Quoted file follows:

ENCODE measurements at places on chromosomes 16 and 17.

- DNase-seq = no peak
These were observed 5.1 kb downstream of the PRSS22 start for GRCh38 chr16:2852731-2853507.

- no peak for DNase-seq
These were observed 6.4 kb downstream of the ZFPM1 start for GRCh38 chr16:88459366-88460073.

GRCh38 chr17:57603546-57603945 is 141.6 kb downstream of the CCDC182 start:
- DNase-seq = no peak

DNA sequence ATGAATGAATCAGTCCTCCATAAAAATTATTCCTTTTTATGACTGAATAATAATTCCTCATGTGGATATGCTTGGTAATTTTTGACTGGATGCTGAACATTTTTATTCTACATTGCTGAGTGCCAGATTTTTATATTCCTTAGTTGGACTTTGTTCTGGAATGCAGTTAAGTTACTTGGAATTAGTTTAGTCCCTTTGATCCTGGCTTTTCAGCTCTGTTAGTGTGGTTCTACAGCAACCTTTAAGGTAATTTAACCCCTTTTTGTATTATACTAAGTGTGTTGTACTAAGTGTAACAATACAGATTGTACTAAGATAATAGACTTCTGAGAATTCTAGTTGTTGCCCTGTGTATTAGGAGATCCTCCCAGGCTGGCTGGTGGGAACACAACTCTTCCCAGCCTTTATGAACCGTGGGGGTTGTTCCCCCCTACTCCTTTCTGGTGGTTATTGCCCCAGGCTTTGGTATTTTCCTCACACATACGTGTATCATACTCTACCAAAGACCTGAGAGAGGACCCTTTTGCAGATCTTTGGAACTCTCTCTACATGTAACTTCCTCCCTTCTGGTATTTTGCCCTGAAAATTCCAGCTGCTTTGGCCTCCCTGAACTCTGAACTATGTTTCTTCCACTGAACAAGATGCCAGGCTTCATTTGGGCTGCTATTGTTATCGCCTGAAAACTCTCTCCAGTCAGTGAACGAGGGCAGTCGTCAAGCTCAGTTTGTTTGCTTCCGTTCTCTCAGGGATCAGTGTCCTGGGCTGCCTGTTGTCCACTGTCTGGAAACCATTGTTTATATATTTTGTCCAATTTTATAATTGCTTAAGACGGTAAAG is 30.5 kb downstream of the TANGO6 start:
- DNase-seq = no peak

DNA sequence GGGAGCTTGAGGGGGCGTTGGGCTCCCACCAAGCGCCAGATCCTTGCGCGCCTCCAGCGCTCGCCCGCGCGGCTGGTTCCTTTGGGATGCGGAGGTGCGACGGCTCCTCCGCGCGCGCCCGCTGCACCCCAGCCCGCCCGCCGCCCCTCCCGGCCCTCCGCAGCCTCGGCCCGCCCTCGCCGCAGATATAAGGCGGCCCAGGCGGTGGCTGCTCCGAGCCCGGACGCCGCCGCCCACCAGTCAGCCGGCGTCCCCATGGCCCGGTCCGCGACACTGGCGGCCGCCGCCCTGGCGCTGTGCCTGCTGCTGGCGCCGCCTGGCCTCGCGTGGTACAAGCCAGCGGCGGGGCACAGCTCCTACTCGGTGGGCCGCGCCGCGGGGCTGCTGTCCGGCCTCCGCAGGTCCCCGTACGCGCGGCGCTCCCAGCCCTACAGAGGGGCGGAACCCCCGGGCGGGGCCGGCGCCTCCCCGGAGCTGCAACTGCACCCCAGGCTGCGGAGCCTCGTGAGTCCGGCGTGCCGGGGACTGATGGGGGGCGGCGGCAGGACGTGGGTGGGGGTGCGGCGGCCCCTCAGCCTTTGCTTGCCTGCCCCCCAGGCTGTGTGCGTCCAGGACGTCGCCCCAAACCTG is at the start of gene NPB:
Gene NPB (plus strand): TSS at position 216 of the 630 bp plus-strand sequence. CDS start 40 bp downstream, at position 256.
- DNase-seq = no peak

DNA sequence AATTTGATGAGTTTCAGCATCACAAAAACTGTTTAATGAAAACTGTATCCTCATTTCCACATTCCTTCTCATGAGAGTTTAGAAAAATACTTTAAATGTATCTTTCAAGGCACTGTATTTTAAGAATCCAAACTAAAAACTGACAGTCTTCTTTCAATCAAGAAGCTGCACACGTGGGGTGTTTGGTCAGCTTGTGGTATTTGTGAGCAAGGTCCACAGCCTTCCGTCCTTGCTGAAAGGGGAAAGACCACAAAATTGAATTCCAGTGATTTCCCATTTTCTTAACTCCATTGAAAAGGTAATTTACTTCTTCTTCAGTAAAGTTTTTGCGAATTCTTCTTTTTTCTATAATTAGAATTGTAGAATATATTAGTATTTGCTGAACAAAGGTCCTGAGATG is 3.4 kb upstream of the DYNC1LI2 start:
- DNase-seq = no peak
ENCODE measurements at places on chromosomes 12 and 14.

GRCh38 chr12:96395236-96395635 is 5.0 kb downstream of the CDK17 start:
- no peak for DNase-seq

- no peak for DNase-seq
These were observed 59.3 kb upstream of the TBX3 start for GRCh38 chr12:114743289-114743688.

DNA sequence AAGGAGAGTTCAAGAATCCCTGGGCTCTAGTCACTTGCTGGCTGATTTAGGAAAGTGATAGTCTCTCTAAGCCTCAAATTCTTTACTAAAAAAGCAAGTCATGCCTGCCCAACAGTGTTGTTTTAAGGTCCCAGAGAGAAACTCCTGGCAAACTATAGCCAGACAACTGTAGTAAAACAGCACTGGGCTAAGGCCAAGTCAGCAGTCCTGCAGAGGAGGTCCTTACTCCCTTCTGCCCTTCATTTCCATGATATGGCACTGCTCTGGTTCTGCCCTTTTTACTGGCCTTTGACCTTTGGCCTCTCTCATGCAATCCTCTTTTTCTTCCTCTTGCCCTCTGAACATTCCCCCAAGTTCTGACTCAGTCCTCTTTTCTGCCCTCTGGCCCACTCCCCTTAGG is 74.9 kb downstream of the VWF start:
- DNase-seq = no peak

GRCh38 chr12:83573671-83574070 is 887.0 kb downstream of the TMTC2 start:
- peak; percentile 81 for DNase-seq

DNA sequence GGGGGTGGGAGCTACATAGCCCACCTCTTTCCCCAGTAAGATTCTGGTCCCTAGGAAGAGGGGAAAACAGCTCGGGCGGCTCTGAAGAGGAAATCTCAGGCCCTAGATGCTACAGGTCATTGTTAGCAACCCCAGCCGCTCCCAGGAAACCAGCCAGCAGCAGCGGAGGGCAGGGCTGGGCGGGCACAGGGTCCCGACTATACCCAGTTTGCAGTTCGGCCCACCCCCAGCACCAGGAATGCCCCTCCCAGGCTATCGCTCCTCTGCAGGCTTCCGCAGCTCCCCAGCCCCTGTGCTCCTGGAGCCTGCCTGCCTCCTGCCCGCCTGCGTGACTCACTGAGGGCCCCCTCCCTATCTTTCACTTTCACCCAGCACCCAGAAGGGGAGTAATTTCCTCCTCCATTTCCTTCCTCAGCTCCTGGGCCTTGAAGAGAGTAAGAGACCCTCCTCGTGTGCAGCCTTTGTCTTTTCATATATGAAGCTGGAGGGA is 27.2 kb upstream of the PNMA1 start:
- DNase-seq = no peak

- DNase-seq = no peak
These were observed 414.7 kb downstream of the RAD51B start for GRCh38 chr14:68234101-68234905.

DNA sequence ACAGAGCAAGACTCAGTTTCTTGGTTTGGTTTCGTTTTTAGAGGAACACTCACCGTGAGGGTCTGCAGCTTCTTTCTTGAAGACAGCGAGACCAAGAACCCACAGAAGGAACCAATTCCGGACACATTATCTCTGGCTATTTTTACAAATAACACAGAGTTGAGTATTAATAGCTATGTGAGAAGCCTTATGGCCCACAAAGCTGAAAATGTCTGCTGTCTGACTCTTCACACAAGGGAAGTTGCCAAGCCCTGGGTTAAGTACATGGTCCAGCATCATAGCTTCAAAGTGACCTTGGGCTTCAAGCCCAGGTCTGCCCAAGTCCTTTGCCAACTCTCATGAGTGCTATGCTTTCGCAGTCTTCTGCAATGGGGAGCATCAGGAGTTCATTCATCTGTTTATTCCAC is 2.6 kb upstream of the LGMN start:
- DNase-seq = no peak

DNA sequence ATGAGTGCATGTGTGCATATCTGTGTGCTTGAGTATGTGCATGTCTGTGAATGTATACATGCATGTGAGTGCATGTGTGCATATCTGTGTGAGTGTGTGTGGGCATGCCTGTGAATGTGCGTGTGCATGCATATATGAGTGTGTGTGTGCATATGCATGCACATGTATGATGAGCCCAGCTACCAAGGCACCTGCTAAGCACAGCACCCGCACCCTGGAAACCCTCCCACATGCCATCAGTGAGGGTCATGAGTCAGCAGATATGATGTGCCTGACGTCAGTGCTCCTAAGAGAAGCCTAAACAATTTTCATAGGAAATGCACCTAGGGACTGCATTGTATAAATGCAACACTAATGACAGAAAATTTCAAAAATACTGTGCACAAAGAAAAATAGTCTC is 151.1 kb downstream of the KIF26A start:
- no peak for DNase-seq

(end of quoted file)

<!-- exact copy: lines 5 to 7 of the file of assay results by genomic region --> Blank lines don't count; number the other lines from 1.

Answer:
These were observed 6.4 kb downstream of the ZFPM1 start for GRCh38 chr16:88459366-88460073.

GRCh38 chr17:57603546-57603945 is 141.6 kb downstream of the CCDC182 start:
- DNase-seq = no peak